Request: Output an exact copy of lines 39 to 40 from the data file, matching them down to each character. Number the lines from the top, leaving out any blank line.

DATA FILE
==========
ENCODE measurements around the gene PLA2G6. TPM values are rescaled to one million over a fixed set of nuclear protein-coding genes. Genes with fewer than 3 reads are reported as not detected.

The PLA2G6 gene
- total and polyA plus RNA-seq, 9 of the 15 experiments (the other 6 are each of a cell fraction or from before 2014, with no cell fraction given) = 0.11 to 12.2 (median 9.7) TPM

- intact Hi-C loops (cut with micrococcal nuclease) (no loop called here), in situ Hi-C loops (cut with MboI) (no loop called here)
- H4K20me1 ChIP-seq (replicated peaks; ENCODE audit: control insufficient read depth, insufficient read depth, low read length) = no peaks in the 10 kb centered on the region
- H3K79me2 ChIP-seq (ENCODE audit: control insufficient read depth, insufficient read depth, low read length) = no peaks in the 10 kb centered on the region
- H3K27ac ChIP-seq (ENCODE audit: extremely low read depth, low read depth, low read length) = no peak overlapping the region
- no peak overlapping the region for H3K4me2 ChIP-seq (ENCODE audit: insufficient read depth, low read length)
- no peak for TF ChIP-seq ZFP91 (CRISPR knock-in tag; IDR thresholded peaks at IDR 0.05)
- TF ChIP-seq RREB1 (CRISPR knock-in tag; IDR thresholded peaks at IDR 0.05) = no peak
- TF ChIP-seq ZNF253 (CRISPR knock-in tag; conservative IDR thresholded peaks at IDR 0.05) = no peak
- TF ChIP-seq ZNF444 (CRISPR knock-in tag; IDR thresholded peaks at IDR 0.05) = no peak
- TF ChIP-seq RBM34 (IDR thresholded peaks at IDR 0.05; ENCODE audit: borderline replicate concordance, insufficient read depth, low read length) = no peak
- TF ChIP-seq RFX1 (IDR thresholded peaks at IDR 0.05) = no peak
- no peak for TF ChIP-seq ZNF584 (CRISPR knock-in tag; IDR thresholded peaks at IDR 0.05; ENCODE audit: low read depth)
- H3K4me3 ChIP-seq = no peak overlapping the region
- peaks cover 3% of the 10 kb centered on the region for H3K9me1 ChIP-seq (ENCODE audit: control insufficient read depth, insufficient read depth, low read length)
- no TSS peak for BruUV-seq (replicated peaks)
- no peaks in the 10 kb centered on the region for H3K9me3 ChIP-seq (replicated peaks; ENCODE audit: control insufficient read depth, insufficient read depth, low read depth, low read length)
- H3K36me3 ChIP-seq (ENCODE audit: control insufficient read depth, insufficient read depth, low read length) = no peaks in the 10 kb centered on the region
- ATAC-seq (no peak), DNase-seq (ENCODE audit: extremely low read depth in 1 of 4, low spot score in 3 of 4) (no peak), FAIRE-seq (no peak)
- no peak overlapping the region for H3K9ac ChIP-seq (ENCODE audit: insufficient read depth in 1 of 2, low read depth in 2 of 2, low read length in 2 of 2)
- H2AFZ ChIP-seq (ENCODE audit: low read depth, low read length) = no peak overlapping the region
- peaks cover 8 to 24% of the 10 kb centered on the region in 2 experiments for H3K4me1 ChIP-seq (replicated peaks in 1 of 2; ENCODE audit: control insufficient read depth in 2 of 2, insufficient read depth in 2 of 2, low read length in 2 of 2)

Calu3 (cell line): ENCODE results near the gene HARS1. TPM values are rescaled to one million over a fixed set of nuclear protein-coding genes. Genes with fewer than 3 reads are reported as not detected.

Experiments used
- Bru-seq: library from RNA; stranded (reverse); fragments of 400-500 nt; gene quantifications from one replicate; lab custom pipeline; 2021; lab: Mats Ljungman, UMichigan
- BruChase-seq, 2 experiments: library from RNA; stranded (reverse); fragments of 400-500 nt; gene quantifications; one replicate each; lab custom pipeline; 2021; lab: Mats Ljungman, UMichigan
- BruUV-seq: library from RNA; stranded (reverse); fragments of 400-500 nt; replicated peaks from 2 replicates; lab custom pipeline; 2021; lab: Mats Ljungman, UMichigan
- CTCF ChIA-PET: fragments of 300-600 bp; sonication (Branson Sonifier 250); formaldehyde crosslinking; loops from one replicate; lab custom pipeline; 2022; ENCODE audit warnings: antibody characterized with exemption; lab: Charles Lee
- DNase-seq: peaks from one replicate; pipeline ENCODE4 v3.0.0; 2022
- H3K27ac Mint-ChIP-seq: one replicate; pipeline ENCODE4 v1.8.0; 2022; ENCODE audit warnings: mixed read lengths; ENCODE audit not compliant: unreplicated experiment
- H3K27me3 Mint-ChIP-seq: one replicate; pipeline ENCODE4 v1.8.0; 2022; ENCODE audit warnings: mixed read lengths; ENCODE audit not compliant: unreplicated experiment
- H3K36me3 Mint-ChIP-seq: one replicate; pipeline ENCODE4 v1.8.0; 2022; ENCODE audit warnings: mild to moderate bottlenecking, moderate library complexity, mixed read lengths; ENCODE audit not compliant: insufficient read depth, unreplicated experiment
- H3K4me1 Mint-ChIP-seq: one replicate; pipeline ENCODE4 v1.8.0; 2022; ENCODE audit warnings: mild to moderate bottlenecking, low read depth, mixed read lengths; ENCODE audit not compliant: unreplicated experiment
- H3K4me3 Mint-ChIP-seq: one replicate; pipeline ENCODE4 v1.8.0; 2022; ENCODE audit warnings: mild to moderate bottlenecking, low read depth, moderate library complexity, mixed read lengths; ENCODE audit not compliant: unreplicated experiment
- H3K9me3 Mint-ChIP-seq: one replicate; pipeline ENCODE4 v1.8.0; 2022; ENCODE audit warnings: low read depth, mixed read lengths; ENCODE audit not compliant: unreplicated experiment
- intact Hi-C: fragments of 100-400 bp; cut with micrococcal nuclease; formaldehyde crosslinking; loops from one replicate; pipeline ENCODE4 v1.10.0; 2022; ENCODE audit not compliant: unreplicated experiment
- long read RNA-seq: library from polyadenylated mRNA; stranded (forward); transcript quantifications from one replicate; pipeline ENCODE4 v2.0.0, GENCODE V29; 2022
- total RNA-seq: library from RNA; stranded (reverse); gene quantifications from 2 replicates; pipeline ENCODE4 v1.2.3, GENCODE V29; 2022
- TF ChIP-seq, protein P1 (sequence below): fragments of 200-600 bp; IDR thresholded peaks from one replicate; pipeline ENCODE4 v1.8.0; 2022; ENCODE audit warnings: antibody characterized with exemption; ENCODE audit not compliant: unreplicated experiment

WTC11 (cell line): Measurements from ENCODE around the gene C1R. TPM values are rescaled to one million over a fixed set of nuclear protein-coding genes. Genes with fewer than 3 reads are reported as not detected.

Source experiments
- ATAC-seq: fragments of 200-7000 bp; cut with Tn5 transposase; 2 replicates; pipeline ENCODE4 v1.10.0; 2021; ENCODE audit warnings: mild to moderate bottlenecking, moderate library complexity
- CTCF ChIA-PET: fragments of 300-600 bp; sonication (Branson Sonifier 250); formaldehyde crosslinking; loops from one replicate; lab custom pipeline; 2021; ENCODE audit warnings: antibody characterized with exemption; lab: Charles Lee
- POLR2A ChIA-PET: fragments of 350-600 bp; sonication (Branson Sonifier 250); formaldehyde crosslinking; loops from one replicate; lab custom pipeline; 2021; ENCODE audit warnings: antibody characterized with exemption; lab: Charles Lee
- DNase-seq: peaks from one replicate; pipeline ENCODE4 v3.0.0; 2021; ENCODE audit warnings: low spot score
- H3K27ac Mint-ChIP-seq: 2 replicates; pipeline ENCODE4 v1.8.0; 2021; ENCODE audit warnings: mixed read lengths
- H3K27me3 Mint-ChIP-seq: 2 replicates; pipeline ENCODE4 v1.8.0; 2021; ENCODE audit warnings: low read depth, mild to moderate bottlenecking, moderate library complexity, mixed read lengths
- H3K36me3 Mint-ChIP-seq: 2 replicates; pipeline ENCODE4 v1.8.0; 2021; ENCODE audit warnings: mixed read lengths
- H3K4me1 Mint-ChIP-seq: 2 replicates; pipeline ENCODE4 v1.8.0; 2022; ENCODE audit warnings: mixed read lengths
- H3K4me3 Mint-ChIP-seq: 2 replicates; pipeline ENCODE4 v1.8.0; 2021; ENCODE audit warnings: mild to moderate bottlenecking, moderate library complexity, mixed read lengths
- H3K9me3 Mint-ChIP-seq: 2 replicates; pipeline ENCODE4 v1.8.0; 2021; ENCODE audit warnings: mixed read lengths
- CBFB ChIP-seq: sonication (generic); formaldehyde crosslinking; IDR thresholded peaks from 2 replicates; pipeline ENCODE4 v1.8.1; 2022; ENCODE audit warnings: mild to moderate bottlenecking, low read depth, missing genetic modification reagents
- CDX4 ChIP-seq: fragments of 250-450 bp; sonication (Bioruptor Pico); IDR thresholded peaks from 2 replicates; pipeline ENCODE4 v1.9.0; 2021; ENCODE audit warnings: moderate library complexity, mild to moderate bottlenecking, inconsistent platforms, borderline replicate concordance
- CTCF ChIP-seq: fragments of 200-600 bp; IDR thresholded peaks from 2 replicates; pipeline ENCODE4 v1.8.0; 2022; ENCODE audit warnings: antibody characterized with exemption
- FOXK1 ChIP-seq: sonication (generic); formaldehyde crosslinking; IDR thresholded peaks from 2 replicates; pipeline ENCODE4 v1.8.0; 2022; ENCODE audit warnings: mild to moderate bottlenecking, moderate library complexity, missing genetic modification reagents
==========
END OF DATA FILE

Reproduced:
- long read RNA-seq: library from polyadenylated mRNA; stranded (forward); transcript quantifications from one replicate; pipeline ENCODE4 v2.0.0, GENCODE V29; 2022
- total RNA-seq: library from RNA; stranded (reverse); gene quantifications from 2 replicates; pipeline ENCODE4 v1.2.3, GENCODE V29; 2022